Patients and surgical treatments
A total of 27 Japanese patients (13 men and 14 women) who were treated by SSRO at Tokyo Medical University Hospital between January and December 2020 were analyzed. Patients who underwent extraction of the lower third molars or advanced movement of the proximal segment during SSRO were excluded. Features of the jaw deformities were mandibular prognathism with/without maxillary retrusion and/or facial asymmetry. The age of the patients at the time of orthognathic surgery ranged from 17 to 51 years (mean: 25.5 years; median: 24.0 years).
SSRO procedures were performed basically according to the Hunsuck-Epker modification, which is known as short lingual osteotomy (SLO) [8, 9]. A modified version of the SLO was performed using an ultrasonic bonecutting device to determine the posterior osteotomy boundary . Briefly, vertical osteotomy of about 10 mm was performed from the posterior edge of the horizontal osteotomy, in close proximity to the mandibular foramen, toward the inferior border, using an ultrasonic bone-cutting device to split the sagittal surface of the ramus. Nine surgeons who were trained in oral surgery for 9 or more years performed all operations.
CT analysis of rami anatomy and buccal fracture of the rami
CT analyses were performed about 1 month before the surgery, and 4 or 5 days after the surgery, using a Revolution CT device (GE Healthcare) at Tokyo Medical University Hospital (tube voltage: 120 kV; tube current: auto mA; rotation time: 0.5 s/rotation; slice width: 2.5 mm; slice interval: 0.625 mm; field of view: 23 cm; reconstruction kernel: bone; scan pitch: 0.561).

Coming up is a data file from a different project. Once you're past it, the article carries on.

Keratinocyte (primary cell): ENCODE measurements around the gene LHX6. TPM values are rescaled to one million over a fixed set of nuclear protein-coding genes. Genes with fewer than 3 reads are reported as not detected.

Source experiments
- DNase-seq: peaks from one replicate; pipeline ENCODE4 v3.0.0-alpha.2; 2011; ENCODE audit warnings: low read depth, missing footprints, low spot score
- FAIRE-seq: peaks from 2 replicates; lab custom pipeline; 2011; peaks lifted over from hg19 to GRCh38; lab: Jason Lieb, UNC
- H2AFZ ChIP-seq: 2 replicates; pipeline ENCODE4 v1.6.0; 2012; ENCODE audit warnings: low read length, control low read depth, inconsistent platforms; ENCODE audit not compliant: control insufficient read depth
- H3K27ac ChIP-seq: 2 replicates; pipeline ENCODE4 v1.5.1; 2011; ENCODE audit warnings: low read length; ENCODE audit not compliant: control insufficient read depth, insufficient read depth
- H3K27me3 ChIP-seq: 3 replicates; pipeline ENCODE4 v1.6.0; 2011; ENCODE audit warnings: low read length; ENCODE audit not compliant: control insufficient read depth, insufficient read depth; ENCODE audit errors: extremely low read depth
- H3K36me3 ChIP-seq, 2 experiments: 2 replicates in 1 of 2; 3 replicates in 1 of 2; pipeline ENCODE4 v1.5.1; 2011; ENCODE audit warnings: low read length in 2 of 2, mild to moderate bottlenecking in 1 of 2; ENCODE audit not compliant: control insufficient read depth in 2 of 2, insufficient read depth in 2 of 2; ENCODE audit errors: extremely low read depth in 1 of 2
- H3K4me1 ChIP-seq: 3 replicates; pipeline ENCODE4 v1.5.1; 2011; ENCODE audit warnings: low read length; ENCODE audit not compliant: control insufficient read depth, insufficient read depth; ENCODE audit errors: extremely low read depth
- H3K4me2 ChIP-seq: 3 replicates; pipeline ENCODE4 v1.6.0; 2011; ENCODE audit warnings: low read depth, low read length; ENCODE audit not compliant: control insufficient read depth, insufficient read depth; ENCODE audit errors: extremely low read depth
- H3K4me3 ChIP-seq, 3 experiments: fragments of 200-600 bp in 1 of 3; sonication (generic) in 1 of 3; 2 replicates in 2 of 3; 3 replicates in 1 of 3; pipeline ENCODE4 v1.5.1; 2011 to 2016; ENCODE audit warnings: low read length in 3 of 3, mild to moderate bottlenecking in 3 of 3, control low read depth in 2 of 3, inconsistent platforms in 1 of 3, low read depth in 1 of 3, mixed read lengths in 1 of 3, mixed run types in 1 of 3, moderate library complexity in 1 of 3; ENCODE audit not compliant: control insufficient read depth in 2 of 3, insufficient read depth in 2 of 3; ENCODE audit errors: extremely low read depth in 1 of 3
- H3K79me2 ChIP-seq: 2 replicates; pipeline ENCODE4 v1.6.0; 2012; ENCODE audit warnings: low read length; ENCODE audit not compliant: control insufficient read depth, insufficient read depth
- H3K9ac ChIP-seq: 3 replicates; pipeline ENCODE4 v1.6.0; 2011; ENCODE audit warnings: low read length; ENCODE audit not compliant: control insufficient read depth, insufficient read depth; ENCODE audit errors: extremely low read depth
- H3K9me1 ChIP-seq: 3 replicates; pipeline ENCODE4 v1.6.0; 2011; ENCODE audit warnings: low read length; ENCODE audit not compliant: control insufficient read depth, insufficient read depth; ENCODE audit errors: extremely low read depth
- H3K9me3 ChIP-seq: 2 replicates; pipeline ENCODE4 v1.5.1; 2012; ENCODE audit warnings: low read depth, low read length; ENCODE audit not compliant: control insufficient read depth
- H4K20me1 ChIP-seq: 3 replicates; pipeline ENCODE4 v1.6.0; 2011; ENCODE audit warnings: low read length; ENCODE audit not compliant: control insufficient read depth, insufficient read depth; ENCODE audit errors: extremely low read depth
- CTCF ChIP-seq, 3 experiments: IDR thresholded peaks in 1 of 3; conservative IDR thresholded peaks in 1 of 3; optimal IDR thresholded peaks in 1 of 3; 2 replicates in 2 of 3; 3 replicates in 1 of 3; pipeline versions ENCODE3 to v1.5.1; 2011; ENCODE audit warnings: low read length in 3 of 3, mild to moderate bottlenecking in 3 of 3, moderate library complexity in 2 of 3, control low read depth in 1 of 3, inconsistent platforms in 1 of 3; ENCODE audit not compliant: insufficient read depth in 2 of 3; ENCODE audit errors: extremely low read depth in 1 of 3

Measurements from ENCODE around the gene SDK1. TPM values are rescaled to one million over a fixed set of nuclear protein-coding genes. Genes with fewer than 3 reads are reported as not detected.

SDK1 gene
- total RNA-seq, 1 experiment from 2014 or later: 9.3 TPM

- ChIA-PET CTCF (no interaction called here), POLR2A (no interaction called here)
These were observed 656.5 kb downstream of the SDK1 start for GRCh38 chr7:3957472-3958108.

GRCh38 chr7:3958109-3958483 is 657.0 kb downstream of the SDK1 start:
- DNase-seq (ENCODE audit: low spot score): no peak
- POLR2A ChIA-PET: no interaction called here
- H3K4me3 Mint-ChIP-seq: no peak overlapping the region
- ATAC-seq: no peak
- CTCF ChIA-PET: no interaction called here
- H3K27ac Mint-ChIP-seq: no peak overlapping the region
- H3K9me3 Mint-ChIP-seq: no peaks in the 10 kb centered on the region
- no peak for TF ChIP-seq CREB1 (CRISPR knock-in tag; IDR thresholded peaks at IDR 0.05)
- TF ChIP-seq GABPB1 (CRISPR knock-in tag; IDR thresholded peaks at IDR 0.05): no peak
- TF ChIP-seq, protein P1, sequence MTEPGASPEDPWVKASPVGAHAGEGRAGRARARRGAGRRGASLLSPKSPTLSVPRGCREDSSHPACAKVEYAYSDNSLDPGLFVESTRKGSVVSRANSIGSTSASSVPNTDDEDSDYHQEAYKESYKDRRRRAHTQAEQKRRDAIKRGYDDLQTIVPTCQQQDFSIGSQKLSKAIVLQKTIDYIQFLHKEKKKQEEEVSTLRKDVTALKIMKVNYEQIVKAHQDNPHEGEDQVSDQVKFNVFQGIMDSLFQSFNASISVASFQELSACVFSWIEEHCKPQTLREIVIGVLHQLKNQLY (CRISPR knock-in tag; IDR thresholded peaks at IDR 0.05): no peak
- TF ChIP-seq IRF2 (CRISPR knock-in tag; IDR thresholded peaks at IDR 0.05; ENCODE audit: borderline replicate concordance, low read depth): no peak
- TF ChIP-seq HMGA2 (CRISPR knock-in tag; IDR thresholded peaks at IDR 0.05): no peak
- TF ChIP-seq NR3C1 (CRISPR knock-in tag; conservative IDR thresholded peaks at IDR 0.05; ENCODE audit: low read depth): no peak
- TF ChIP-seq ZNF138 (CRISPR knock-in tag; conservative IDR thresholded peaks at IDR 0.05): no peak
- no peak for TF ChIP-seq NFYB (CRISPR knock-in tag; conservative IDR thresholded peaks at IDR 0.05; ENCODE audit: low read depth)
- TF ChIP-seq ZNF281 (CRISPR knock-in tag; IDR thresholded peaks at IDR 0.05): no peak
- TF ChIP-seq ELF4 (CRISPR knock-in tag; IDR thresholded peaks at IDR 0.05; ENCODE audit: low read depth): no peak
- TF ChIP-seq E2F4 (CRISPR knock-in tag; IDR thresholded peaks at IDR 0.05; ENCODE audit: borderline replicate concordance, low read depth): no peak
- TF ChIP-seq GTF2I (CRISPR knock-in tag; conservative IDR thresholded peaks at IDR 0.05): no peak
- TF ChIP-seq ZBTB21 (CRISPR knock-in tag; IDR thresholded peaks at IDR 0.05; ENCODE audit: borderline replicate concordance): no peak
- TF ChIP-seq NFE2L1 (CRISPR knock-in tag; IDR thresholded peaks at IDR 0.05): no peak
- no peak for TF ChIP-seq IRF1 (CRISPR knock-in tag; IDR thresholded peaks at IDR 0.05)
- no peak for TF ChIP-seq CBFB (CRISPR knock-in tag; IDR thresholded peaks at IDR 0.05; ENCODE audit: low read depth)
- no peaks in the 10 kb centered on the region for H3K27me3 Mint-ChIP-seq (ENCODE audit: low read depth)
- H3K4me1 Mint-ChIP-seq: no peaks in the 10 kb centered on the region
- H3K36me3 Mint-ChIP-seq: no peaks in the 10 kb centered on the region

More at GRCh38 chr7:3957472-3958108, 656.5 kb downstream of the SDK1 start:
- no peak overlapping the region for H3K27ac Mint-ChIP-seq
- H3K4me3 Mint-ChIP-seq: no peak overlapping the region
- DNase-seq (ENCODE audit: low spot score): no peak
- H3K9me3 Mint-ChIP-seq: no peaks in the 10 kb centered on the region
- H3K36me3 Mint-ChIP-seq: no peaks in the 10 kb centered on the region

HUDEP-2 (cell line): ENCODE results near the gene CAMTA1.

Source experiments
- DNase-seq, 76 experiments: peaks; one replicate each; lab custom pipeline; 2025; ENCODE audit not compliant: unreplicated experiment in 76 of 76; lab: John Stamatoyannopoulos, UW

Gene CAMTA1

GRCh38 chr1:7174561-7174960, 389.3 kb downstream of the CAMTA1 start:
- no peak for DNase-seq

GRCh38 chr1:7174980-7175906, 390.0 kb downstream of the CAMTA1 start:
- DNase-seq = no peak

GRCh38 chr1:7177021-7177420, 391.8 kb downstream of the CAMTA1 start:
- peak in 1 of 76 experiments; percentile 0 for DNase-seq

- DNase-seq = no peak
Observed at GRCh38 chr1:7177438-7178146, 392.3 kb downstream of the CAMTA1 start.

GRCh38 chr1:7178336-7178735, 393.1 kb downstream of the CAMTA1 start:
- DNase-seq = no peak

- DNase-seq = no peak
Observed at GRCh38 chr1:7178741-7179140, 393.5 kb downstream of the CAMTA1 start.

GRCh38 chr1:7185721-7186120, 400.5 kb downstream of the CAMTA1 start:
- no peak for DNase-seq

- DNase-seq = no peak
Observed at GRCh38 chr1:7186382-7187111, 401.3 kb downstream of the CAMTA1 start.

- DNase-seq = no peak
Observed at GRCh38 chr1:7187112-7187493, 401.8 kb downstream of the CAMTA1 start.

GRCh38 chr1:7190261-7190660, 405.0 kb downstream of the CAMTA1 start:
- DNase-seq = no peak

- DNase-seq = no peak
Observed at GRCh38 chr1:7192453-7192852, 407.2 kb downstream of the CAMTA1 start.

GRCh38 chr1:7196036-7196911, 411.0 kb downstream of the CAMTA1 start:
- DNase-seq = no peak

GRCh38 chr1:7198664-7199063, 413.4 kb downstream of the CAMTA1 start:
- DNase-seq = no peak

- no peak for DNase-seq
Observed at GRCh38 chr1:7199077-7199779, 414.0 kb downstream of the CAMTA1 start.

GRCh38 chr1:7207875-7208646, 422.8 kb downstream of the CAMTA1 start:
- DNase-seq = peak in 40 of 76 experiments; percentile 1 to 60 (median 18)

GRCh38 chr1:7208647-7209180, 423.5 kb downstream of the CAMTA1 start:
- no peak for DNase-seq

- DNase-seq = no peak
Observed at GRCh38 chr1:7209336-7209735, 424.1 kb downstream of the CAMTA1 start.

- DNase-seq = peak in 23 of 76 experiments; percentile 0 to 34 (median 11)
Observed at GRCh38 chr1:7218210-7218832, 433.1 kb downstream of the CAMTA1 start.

Horizontal images were obtained at the height of the lingula of the mandible (Image A, Fig. 1A) and the mandibular foramen (Image B, Fig. 1B), and the landmarks for measurement were manually identified (Fig. 1C, D); in Image A, the forward point (A), the backward point (B), the intersection point of the perpendicular bisector of line AB and the lateral surface of the buccal cortical bone (C), in Image B, the medial point (D), the point on the medial surface 5 mm behind point D (E), the point of tangency of the mandibular foramen and point D (F), the center of the mandibular foramen (G), the point of tangency of the lateral surface of the lingual cortical bone and point F (H), the backward point (I), the point on the medial surface 5 mm in front of point I (J), the point on the lateral surface 5 mm in front of point I (K), the forward point (L), the point on the lateral surface 5 mm behind point L (M), and the intersection point of the perpendicular bisector of line IL and the lateral surface of the buccal cortical bone (N). Angle ACB as the curve of the medial region of the cortical bone and the thickness of the distal region of the cortical bone were measured in Image A. Angle DFH as the curve of the medial region of the cortical bone, angle LNI as the curve of the lateral region of the cortical bone, the distance of EM as the forward thickness of the ramus, the distance of JK as the backward thickness of the ramus, the distance of GI, and the thickness of the distal region of the cortical bone were measured in Image B. Whether or not the mandibular foramen was in direct contact with the buccal cortical bone was also evaluated in Image B. Bad splits in the buccal plate of the ramus were evaluated in Image A or B after surgery, when a split line appeared on the buccal cortical bone 3 mm or more lateral from point I (Fig. 1E). These measurements were conducted 3 times by 2 experienced oral surgeons, and the mean values were analyzed.
Statistical analysis was performed by the Student t-test or the Fisher exact test using Prism 8 software (GraphPad Software). A p-value of less than 0.05 was considered to indicate a statistically significant difference between 2 groups.